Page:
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Video transcript

Leslie Buller knows firsthand just how quickly life can be turned upside down. A proud mother and grandmother to four children, Leslie found herself living a life of chaos shortly after her father passed away.

“I was on crack cocaine. I basically lived from house to house. You never knew where you were going to lay your head,” Leslie says.

Her addiction cost Leslie her family. That’s when she knew she had to get clean. She carried pictures of her grandchildren while she was on the street; they were the only personal item she had.

“Seeing those eyes through the picture was the biggest motivator because I was missing out on the best years of their lives,” she says.

Leslie, who receives financial assistance from Ontario Works, began participating in the Addictions Services Initiative (ASI) — a program that offers a support network to clients, and links them to services and supports available in the community. In addition to helping clients overcome their addictions, the goals of ASI are increased employability, self sufficiency and improved self-esteem.

ASI Intensive Case Managers provide clients with information about programs offered in the Chatham-Kent area, such as Alcoholics Anonymous, Narcotics Anonymous and Cocaine Anonymous. Case managers can also help clients get into treatment programs, such as detox, that are offered in their area. Clients who have difficulty getting transportation to meetings are provided with bus passes and/or travel money.

For Leslie, attending one-on-one counselling through the Chatham-Kent Mental Health Unit helped her overcome her addiction. “I found out why I was using,” she says.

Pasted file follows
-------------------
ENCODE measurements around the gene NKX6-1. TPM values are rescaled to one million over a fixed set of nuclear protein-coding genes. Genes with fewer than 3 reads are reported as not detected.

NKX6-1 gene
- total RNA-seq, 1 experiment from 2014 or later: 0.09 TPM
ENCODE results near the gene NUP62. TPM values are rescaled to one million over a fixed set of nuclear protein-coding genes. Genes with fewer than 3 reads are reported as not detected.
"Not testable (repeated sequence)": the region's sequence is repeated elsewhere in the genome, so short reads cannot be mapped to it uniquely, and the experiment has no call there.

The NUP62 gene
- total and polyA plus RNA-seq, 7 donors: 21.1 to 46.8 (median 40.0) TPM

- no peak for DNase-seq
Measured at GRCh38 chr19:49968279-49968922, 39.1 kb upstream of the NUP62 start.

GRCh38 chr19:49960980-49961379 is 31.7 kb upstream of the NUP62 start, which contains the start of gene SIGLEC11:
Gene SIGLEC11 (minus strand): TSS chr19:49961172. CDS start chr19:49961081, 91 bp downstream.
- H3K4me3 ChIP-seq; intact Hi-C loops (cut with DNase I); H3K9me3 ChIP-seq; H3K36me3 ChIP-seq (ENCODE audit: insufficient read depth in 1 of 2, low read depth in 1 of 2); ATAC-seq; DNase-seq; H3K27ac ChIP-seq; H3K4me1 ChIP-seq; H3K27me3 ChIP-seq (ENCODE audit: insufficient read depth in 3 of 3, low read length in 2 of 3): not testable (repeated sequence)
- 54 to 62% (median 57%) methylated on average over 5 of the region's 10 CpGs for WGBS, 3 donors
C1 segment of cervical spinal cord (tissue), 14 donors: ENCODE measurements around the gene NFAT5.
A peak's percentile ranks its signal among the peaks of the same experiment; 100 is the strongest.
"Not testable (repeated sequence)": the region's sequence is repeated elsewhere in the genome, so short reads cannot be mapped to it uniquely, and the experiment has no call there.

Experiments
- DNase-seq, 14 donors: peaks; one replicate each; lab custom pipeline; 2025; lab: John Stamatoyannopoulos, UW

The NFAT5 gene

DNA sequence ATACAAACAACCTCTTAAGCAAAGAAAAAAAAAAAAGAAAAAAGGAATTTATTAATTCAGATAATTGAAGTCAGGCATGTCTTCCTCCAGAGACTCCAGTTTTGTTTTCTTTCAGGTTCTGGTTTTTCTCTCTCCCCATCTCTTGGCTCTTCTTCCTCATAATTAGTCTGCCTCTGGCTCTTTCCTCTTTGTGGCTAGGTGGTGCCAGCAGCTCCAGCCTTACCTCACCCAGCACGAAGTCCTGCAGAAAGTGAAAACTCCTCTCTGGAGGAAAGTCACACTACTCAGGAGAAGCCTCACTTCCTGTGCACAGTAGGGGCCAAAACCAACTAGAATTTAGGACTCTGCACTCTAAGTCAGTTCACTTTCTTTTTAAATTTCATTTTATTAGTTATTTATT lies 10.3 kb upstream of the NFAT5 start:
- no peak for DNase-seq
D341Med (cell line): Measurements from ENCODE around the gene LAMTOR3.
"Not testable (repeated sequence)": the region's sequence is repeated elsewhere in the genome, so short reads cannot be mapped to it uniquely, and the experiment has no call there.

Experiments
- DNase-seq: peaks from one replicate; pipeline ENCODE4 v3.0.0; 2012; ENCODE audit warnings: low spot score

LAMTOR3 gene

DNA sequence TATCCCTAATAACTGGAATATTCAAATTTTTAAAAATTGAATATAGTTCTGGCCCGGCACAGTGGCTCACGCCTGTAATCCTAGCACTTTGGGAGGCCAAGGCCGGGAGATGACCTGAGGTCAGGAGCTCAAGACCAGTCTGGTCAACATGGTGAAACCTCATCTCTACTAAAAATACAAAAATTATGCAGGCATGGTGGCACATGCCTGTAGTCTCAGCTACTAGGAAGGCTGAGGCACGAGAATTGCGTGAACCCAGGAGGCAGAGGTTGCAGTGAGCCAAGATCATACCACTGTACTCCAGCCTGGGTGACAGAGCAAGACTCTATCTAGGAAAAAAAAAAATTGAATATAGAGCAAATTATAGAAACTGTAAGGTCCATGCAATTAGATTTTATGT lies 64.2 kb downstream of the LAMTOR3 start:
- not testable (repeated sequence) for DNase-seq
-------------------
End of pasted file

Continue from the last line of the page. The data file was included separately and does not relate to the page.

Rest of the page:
In addition to attending meetings and counselling, Leslie also took part in the Chatham-Kent Ontario Works Square One program.

“This is a life skills program where we try to reintroduce people back into the services in their community,” says Jennifer Crowell-Jay, Leslie’s Intensive Case Manager.

Through Square One, clients are able to participate in programs such as Dress for Success, which provides them with personal items and work attire that they may need.

With the help and support provided through the ASI program, Leslie has been able to overcome her addiction and reconnect with her family. Jennifer says she has seen real changes in Leslie.

“I’ve seen her self-esteem skyrocket,” she explains. “She recognizes that she’s a valuable member of our community.” Leslie is looking at attending college to become a 911 operator, and is also trying to attain full-time employment. With her addiction behind her and with the renewed support of her family, Leslie is back in control of her life and has much to look forward to.

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